Behind the Lines: Fire Administrators and the Battle Against Wildfires

Wildfires are becoming more intense every year in the United States and climate change is a big catalyst. A Columbia University study found that, since the 1980s, climate change has doubled the number of acres destroyed by wildfires in the U.S. alone. Wildfires have spread across 16,000 additional square miles than they should have, an area larger than the combined square miles covered by Massachusetts and Connecticut.

Warmer weather exacerbates fires by causing land to dry out. Because warmer air can hold more moisture, it absorbs moisture from soil, ground vegetation, trees and other plants; these drier plants then become fuel for wildfires to gobble up. Another factor that has increased wildfire destruction is firefighting itself. By immediately putting out wildfires instead of allowing fire to consume dried-out vegetation and letting it die off naturally, firefighting leaves behind more fuel for wildfires that ends up reigniting later.

Fire science administration is a career that is increasingly in demand as climate change creates more complex scenarios for fighting wildfires. The media is full of images of courageous firefighters battling blazes on the front lines, but behind the scenes, fire administrators are also an indispensable part of the team.

What Fire Administrators Do

Fire administrators are the unsung heroes of the battle to contain a wildfire. Firefighters tackle the strategy involved in putting out the fire, but fire administrators deal with many aspects of emergency management, from coordinating firefighter operations and managing resident evacuations to dealing with essential back office requirements, like making sure firefighters get paid and dealing with workers’ compensation claims.

Yolie Thomas works as assistant director of fire management for the U.S. Forest Service. She says that when she receives an alert of a possible extended wildfire, she notifies preset fire teams, who are organized in a two-week rotation, to prepare them for activation. She talks to local emergency administrators to learn everything she can about the nature of the fire and to identify any special requirements they may have, including needs related to equipment or the need to hire priority trainees.

After coordinating with local officials, Thomas launches the administrative side of the operation. She makes sure the finance section chief has enough equipment, personnel and workspace. She works with other people to acquire needed contractors and equipment. “It’s a series of calls that continues until folks have gotten what they need and we have all the personnel rolling out to that fire that are needed,” Thomas explained in a summer 2016 Fireline Magazine interview.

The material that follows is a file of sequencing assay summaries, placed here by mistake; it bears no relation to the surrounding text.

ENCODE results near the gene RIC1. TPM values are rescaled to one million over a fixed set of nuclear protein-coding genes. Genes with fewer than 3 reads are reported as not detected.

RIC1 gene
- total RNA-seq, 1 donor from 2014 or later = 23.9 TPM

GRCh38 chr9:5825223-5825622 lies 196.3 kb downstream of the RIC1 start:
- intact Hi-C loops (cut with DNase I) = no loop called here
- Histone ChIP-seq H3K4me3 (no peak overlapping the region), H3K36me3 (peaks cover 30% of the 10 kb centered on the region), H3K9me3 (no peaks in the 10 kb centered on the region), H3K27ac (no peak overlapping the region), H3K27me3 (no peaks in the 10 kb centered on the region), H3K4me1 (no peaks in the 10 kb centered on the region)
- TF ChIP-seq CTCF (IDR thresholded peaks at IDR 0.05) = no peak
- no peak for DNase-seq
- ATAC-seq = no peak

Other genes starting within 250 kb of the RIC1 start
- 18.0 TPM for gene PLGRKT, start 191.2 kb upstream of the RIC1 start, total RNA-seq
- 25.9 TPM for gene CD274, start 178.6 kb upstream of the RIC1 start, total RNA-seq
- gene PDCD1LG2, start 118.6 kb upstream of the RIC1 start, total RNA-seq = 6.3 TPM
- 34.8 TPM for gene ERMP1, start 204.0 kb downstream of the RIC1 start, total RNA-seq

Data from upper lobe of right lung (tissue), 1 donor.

It’s not glamorous, but it’s critical to keep paperwork moving. Many wildfires cross a wide range of jurisdictions, so local, state and federal personnel have to coordinate with one another. They have to share personnel and expenditure information to make sure they have resources they need without spending money they don’t have. If a vendor doesn’t get paid in the chaos, firefighters may not get the supplies they need. Failure to process a contract firefighter’s paperwork could keep someone who put their life on the line from receiving compensation and benefits.

Before Emergencies Happen

In addition to jumping into action when a fire is raging out of control, a fire administrator may be involved in efforts to keep wildfires from happening in the first place. They may administer controlled burn programs, in which certain areas of a forest are deliberately ignited to eliminate excessive plant material and to kill off invasive species that destroy plants and leave desiccated, flammable materials behind. These burns have to be conducted under carefully controlled conditions and with a respect for local air quality, but they are one of the most effective ways to prevent wildfires from happening.

Fire administrators may also be involved in efforts to prevent fires by improving forest quality. Naturally occurring forests originally had between 15 and 50 trees per acre; now, there are 300 to 700 trees per acre. Thinning trees to their pre-human quantities ensures that the remaining trees are healthy. Even when fire teams can’t thin entire forests, they can thin certain areas to create buffer zones that keep wildfires in check.

One of the biggest challenges fire administrators have to tackle is finding enough funding for these types of fire prevention projects. Local, state and federal governments open their coffers to tackle fires in action, but they are often resistant to investing in the steps that can prevent wildfires from getting out of control. With the quantity and severity of wildfires on the rise, and with warmer temperatures extending wildfire season year after year, fire administrators face a critical challenge when it comes to taking strong preventive measures and having enough money left over to fight fires when they happen.

A Critical Role

Without fire administrators, teams of firefighters on the ground wouldn’t have the tools they need to fight wildfires. A fire administrator’s role is part manager, part financier, part scientist — and it’s a role that’s becoming more critical every day.

Author: Claire Stewart

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